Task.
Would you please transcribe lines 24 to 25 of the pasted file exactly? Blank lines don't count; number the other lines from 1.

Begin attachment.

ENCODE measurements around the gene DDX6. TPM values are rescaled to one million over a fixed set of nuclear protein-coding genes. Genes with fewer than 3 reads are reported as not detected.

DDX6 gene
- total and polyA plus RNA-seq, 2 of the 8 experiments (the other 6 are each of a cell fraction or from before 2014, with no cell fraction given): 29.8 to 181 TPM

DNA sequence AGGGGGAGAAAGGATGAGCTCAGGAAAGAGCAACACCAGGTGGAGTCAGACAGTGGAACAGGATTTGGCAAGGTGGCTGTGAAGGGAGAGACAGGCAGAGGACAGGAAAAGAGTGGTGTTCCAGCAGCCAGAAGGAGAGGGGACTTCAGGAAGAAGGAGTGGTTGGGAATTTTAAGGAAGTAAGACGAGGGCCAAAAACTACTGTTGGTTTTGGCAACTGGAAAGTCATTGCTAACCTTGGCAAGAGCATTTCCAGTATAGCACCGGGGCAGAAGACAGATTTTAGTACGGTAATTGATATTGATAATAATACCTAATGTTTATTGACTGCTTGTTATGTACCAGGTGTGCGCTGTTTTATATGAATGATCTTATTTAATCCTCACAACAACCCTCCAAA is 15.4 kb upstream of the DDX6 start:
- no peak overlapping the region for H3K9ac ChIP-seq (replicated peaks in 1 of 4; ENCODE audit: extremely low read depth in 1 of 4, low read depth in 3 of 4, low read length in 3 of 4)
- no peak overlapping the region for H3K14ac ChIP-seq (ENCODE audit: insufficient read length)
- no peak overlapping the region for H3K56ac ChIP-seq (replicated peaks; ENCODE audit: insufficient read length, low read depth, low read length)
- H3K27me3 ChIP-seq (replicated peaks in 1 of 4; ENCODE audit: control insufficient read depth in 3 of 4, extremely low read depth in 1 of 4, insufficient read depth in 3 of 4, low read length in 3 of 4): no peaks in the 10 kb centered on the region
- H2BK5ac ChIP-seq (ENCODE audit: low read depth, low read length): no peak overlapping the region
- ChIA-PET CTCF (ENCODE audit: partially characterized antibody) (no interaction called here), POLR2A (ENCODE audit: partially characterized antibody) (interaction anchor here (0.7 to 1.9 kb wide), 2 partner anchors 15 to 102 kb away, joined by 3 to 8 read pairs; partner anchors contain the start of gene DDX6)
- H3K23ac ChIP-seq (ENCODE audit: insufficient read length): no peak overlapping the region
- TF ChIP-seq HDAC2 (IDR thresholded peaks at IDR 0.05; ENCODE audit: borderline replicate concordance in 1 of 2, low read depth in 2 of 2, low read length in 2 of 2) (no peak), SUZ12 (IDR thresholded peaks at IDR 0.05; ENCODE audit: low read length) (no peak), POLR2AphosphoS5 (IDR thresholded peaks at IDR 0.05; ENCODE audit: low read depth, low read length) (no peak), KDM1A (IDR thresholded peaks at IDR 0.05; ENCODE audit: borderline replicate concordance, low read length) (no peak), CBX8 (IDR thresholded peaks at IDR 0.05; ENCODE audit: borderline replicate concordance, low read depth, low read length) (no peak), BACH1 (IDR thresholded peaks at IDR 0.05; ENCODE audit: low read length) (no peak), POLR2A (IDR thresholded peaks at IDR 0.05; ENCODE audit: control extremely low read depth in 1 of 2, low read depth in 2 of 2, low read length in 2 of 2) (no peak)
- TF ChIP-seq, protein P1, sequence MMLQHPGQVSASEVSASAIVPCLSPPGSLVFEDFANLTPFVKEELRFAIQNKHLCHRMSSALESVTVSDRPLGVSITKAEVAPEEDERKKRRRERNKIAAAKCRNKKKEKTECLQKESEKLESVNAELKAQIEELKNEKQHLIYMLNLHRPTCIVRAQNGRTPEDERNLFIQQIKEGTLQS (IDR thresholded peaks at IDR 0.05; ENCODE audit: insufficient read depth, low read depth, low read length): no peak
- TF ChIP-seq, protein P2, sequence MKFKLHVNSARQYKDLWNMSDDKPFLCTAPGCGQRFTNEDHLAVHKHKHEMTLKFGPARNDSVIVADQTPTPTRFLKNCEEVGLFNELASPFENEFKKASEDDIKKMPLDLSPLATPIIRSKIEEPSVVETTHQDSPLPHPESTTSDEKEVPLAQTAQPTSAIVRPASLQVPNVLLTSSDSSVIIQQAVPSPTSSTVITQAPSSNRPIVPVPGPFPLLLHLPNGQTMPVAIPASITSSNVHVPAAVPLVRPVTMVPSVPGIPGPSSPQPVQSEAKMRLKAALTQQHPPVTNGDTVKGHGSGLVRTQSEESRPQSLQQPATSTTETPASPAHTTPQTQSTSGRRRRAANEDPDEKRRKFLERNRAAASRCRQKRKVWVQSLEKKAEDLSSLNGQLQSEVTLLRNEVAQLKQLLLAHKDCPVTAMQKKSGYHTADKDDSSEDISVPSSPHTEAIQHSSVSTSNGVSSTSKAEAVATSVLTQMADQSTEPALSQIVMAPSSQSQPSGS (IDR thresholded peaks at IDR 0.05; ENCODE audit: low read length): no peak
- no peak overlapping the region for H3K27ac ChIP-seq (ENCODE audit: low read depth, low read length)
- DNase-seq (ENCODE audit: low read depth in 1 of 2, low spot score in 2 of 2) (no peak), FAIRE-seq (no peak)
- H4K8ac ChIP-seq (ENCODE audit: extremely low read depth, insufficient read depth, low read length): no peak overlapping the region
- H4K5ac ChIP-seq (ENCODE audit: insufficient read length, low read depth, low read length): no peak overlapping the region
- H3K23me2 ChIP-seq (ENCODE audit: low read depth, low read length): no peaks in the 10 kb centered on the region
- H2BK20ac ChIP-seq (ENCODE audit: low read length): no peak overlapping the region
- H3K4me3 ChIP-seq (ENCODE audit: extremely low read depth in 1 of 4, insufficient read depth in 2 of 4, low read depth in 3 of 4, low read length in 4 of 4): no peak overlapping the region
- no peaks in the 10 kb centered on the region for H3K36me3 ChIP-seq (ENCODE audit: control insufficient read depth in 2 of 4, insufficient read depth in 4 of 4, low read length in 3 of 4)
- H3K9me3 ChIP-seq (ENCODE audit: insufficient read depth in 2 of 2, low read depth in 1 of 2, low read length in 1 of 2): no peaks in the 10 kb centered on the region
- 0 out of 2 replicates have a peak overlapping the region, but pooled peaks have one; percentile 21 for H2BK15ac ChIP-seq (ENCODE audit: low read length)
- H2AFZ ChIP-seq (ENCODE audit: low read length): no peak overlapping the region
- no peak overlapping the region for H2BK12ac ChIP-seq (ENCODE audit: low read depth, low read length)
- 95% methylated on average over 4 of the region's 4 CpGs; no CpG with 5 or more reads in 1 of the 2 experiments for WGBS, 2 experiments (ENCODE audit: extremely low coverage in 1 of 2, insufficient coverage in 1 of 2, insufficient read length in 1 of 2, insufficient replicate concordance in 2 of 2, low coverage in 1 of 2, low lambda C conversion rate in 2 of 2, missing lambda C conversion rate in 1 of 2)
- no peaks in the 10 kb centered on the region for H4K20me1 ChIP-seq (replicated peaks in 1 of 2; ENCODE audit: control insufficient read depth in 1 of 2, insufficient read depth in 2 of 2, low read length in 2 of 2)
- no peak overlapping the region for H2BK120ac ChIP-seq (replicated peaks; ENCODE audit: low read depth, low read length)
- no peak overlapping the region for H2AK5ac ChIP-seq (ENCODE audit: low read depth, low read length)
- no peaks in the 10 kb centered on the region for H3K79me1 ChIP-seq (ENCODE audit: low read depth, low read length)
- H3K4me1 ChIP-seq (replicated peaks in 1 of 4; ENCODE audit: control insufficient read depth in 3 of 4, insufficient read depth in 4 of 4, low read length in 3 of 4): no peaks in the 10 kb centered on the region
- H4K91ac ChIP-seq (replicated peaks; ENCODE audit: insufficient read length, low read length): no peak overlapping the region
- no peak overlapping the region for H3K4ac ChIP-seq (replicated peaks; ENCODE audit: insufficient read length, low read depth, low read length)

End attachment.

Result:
- 0 out of 2 replicates have a peak overlapping the region, but pooled peaks have one; percentile 21 for H2BK15ac ChIP-seq (ENCODE audit: low read length)
- H2AFZ ChIP-seq (ENCODE audit: low read length): no peak overlapping the region